Protein-Protein interaction methods
Department of Biochemistry
Dr. Michael Overduin is a Professor and CAIP Chair in the Department of Biochemistry at the University of Alberta, and...
Department of Biomedical Science
Dr. Alastair Barr is a Senior Lecturer at the University of Westminster, London in pharmacology and Physiology in the...
The study of protein-protein interactions is key to understanding the network of molecular interactions underlying biological effects, and defining how individual proteins perform their functional role within a cell. Detailed understanding of these interactions often provides insight into aberrant signaling in disease. This collection brings together the wide range of techniques that have been developed to study interactions using in vitro, cell-based and in vivo approaches. Each technique has its own strengths, for example enabling systematic interrogation of the complete ‘interactome’, providing detailed atomic level information about asingle interaction or insight into the sub-cellular localization of interacting proteins. Some techniques are easily adaptable to high-throughput screening of libraries or pulling out novel interacting partners while others have a more limited capacity. Readouts such as microscopy and mass-spectrometry are employed in protein-protein interaction techniques and some provide quantitative information on the affinity of an interaction. Examples of methods to be included in this collection are: co-immunoprecipitation and antibody interference; pull-down assays using fusion proteins or modular protein domains; proximity-dependent labelling techniques (e.g. BioID); far western and receptor affinity probes; affinity purification coupled with mass-spectrometry; two-hybrid technologies (yeast and mammalian); fluorescence microscopy (e.g. immunofluoresence, FRET, super-resolution microscopy); protein complementation assays (e.g. BiFC); biophysical approaches (X-ray crystallography, NMR, AUC, SPR) and microarray based techniques (i.e. tissue and protein arrays).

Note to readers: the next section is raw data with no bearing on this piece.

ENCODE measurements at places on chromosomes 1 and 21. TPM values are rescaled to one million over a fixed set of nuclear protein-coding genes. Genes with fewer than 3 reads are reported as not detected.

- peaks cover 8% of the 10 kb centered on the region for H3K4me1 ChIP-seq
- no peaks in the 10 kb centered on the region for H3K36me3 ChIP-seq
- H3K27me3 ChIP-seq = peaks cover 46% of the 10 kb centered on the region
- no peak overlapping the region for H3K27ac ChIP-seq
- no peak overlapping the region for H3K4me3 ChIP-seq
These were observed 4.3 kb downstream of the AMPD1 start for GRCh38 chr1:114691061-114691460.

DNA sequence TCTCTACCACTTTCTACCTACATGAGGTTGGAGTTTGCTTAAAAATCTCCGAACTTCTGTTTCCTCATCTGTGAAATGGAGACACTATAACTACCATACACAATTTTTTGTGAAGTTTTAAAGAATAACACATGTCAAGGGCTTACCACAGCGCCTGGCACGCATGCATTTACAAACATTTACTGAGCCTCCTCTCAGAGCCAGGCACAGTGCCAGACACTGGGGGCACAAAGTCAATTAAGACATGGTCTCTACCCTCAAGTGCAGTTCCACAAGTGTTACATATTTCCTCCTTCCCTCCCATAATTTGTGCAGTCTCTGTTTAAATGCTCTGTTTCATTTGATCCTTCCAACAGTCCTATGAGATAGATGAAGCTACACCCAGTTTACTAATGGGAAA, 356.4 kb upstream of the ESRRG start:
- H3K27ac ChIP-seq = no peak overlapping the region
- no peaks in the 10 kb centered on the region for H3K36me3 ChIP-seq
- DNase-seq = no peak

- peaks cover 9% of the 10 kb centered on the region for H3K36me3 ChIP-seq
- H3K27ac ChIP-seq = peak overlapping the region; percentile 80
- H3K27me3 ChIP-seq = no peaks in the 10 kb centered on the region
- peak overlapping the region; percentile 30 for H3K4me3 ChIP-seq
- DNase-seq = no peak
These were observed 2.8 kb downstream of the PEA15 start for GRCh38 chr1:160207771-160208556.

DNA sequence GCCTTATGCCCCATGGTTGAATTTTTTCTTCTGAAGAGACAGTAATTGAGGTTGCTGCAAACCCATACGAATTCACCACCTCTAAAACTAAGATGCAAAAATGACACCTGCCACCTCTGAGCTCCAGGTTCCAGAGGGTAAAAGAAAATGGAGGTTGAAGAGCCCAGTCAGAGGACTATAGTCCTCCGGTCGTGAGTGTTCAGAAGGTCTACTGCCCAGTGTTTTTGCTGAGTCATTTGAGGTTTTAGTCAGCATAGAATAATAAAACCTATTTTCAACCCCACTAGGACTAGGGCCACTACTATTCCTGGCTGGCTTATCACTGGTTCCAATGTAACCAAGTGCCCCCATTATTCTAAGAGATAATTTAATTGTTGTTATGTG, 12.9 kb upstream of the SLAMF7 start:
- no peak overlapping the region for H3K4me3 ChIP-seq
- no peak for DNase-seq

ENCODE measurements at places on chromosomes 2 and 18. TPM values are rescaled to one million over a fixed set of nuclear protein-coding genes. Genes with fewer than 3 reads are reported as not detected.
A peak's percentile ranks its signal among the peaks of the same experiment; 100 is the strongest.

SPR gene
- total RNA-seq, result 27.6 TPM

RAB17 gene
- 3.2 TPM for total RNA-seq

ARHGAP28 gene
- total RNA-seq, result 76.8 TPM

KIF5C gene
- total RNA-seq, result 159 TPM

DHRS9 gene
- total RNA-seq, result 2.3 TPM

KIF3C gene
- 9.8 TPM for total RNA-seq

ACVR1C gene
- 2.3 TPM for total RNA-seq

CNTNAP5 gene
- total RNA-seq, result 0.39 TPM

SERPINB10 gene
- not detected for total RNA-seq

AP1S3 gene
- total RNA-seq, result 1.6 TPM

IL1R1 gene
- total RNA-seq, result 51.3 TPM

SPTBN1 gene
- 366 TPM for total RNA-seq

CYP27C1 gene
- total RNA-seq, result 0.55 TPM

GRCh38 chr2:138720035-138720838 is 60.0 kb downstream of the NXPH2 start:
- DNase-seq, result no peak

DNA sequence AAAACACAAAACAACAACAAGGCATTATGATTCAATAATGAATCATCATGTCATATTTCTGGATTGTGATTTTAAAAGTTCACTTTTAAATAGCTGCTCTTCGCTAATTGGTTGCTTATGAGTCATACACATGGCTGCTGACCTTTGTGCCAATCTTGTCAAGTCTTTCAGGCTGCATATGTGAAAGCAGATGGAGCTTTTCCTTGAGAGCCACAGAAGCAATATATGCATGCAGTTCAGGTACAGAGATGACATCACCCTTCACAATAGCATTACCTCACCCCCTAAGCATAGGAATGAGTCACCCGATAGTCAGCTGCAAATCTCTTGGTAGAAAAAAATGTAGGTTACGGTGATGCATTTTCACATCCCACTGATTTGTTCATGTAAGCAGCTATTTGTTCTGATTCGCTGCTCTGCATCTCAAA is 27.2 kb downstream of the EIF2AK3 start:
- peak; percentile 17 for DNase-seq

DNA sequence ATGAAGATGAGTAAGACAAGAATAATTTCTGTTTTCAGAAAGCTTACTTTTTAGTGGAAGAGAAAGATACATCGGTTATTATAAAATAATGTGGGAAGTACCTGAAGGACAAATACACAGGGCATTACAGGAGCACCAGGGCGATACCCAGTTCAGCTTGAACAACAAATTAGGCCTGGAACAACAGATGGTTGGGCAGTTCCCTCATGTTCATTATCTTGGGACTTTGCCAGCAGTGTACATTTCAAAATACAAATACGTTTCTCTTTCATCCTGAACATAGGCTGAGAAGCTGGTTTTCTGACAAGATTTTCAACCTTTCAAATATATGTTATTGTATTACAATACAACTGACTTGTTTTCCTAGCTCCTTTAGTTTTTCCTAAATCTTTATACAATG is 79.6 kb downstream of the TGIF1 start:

1Lee Kong Chian School of Medicine, Nanyang Technological University, 2Singapore Eye Research Institute (SERI), Singapore General Hospital, 3The Rolf Luft Research Center for Diabetes and Endocrinology, Karolinska Institutet, Karolinska University Hospital, 4Cancer and Stem Cell Biology Program, Duke-NUS Medical School, 5Department of Cell and Molecular Biology, Karolinska Institutet
1Cellular Imaging Group, Wellcome Centre Human Genetics, University of Oxford, 2Division of Structural Biology, Wellcome Centre Human Genetics, University of Oxford, 3Dynamic Structural Virology Group, Biocruces Health Research Centre, 4IKERBASQUE, Basque Foundation for Science
1Alberta RNA Research and Training Institute, Department of Chemistry and Biochemistry, University of Lethbridge, 2Department of Biochemistry, University of Alberta, 3Department of Microbiology, Immunology and Infectious Diseases, Cumming School of Medicine, University of Calgary, 4DiscoveryLab, Faculty of Medicine & Dentistry, University of Alberta